July 25, 2016

Book Review - Harry Potter and the Sorcerer's Stone

Harry Potter and the Sorcerer's Stone

by J.K. Rowling

In anticipation of the upcoming release of Harry Potter and the Cursed Child, I've been rereading the entire Harry Potter series. This week leading up to its release, I have decided to post some of my thoughts on each book (or at least I'll try--I'm still in the middle of book six). Please feel free to weigh in with your thoughts about each installment: your favorite passages, characters, scenes, questions you have, or where that volume ranks in your list of favorites within the series as a whole.

As with most HP fans, I have four stand-out favorite quotes from Harry Potter and the Sorcerer's Stone and not surprisingly, all of them come from the tall man in the pointy cap:

(1) When Dumbledore awards Neville Longbottom ten points at the end-of-year banquet and Gryffindor wins the House Cup: "It takes a great deal of bravery to stand up to our enemies, but just as much to stand up to our friends." This passage makes me cry ever single time I read it, no exaggeration. Neville is so important to the story, not just because of what we learn he represents later in Voldemort choosing between Harry and Neville, but because Neville is like so many young kids who are frequently bullied, sometimes even by those closest to them. Over the course of the series, Neville shows great loyalty to his friends and his family, even though they rarely appreciate him. This moment where Neville gets some spotlight warms my heart.

(2) When Dumbledore explains to Harry that the sorcerer's stone has been destroyed and Nicholas Flamel and his wife have enough elixir left to put their things in order before they pass away: "To the well-organized mind, death is but the next great adventure." This line strikes a chord with me because it speaks to my religious beliefs in an afterlife, that there is something beyond and above this world, and that it is nothing to fear.

(3) Dumbledore's caution to Harry after the hours he's spent gazing into the Mirror of Erised: "It does not do to dwell on dreams and forget to live." This advice has so many layers to it, I think as a reader you can come back to it again and again and have its meaning evolve over time.

(4) When Dumbledore speaks of the ultimate sacrifice Lily Potter made to try to save Harry and how we can cope with losing our loved ones: "Love as powerful as your mother's for you leaves its own mark. To have been loved so deeply, even though the person who loved us is gone, will give us some protection forever." And cue the tears.

I was introduced to the Harry Potter series by a dear friend. At that point, I believe the first three books had been published and I binge-read them in one week when I should have been studying for exams (whoops!). What struck me about the Harry Potter and the Sorcerer's Stone when I first read it was the complete and immediate escape it provided within its first few pages. How can your heart not warm for this misfit, misused child who sleeps under the stairs and suffers emotional abuse and neglect from his own extended family? Of course, J. K. Rowling is brilliant and made sure her series checked all of the boxes in the classical list of how to write a fantastic children's story: middle-grade protagonist, hero that appeals to male and female audiences, orphaned, English setting, fantastic journey that requires hero to leave their home and travel to the unknown, important friendships, wise guides, dangerous battles with the enemy, tests of bravery, and on and on.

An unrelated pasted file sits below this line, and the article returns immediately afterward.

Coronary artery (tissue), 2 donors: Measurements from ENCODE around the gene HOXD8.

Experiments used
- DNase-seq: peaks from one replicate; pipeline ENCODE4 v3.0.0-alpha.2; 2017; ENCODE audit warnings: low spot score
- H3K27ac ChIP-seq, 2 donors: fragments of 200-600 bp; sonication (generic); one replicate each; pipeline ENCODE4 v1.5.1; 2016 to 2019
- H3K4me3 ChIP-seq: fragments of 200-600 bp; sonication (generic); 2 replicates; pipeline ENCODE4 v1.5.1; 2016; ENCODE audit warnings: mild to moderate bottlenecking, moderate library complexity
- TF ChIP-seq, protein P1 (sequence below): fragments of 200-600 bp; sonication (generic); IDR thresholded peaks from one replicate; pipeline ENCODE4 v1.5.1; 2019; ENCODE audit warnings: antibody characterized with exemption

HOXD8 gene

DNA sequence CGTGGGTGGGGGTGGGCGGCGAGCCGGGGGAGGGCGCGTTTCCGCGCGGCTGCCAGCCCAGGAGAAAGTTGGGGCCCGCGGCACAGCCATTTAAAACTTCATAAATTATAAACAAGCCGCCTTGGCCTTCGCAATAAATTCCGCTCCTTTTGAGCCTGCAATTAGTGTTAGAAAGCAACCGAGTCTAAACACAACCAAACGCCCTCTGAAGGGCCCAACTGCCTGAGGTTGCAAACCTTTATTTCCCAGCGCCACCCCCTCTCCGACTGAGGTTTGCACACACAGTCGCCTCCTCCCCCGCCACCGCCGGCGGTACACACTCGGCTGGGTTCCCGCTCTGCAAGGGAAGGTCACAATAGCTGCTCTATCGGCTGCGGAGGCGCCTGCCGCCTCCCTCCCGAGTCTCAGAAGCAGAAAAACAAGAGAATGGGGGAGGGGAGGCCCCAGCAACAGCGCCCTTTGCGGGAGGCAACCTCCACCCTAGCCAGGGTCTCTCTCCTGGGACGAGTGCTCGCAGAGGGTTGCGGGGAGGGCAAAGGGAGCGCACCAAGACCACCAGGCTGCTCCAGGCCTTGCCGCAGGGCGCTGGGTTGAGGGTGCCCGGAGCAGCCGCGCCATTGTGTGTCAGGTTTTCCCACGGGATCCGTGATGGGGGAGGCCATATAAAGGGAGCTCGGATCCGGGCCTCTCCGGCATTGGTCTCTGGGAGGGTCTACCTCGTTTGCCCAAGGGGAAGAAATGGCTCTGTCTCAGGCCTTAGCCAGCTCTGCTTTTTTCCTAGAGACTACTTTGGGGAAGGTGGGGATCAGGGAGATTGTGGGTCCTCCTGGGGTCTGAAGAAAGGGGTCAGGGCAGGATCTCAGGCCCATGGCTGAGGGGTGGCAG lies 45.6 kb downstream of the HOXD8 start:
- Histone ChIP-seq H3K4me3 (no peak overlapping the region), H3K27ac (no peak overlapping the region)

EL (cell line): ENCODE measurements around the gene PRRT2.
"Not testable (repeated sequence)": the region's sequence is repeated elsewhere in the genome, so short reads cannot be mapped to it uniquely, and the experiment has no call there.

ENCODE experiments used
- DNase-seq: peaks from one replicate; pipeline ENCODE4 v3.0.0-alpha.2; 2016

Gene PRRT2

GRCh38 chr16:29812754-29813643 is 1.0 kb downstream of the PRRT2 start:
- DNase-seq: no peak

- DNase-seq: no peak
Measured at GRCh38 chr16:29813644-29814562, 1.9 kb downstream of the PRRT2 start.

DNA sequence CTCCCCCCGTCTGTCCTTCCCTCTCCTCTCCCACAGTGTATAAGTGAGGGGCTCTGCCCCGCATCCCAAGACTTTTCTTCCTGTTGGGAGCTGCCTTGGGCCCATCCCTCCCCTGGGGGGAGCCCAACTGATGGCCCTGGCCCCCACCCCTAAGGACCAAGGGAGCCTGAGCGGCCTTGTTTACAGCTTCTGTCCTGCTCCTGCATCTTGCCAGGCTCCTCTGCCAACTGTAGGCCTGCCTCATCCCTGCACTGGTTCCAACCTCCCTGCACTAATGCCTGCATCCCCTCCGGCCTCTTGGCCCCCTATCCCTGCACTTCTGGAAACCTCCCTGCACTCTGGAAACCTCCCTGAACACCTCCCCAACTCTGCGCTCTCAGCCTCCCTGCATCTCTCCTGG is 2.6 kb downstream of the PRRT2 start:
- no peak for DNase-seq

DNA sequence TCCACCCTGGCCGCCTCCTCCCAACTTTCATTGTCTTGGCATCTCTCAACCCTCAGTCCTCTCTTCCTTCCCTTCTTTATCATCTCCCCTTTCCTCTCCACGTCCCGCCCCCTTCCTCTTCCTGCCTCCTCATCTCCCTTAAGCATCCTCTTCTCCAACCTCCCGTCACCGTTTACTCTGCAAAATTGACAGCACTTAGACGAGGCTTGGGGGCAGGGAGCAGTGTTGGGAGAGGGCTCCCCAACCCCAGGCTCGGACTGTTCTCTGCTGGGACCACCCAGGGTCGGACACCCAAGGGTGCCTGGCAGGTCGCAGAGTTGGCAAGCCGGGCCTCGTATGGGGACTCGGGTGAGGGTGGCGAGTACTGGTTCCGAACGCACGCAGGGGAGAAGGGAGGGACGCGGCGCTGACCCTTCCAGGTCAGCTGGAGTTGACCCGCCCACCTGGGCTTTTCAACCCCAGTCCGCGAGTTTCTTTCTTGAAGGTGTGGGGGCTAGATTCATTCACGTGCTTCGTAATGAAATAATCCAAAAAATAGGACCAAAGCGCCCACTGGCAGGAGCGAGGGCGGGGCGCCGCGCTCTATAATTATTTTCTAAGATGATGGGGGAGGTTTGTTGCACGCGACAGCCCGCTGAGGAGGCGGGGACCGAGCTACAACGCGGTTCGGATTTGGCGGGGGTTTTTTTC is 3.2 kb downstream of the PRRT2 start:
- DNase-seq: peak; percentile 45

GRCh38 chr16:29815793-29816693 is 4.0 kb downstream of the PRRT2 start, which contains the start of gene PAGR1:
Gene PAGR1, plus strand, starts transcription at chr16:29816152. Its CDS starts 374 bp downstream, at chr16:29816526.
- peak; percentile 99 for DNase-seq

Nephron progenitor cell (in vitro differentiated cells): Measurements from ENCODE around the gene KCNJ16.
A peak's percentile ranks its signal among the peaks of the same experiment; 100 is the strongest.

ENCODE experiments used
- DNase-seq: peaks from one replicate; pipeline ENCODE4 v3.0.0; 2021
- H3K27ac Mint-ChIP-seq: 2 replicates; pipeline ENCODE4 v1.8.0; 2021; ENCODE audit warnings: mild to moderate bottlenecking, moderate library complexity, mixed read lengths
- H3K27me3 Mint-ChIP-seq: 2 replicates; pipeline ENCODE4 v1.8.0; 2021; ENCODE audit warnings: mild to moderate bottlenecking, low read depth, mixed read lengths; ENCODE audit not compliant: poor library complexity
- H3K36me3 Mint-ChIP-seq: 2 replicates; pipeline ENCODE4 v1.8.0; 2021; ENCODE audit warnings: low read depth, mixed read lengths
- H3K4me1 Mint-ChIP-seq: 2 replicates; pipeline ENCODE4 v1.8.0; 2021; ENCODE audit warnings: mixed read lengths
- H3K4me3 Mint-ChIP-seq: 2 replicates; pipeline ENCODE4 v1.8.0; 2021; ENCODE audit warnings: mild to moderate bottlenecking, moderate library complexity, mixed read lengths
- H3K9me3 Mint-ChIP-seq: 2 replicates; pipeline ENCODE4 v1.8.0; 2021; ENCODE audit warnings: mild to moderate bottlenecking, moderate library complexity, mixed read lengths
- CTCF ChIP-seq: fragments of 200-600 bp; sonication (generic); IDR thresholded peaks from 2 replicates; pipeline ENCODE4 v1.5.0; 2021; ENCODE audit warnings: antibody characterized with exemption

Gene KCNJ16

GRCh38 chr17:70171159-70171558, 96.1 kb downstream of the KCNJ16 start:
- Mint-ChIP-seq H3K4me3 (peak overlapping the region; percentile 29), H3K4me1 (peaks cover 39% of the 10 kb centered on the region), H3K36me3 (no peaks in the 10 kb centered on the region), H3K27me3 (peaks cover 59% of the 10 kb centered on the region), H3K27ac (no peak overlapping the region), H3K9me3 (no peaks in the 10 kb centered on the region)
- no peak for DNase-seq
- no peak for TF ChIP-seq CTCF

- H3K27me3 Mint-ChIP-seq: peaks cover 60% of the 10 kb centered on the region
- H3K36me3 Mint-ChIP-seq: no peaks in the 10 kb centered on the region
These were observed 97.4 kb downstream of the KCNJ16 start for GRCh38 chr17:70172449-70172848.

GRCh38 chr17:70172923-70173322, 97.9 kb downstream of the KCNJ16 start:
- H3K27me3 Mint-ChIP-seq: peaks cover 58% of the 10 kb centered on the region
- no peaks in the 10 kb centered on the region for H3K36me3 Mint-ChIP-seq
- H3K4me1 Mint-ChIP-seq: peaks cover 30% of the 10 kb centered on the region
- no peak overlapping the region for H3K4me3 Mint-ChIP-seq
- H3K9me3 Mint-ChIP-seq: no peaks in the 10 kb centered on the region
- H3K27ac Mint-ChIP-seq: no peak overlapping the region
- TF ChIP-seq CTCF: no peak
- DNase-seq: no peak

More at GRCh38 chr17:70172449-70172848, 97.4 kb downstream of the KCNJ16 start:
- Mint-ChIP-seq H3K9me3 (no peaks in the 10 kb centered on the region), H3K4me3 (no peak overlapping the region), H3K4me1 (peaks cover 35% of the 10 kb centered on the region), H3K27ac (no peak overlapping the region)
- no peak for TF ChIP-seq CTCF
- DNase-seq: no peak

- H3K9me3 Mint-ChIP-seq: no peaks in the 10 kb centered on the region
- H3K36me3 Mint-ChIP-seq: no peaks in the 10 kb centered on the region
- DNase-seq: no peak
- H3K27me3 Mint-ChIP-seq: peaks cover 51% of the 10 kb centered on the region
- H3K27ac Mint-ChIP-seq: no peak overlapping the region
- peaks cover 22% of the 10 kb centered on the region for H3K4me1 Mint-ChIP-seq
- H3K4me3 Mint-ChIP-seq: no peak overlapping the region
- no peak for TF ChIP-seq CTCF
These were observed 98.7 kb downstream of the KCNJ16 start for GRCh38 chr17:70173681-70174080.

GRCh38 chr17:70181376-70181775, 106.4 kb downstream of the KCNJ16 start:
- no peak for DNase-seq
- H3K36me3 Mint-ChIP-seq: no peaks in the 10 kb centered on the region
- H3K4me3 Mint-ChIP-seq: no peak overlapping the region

If there's one thing I don't like about the series (*gasp* blasphemy, here it comes), it's that I ever watched the movies. Don't misunderstand me, I enjoyed waiting in line with friends and seeing these beloved characters portrayed out on the big screen, but I desperately miss the original mental depictions I had of the characters and setting before I saw the movies. Once I saw them, it's been near impossible to regain the original fruits of my imagination which I liked much more: Harry looked different, Hermoine's teeth were larger, Ron more gangly and awkward, the Weasley family stockier and more freckled, Hagrid larger, McGonagall darker, Mrs. Dursley lighter, Hogwarts cozier, etc.

As you think back on the first book, what are your favorite quotes? When did you first read Harry Potter and the Sorcerer's Stone and what was your first impression? How do you feel about the conflation between book and film? Have you pre-ordered your copy of Harry Potter and the Cursed Child? It's not too late if you haven't!

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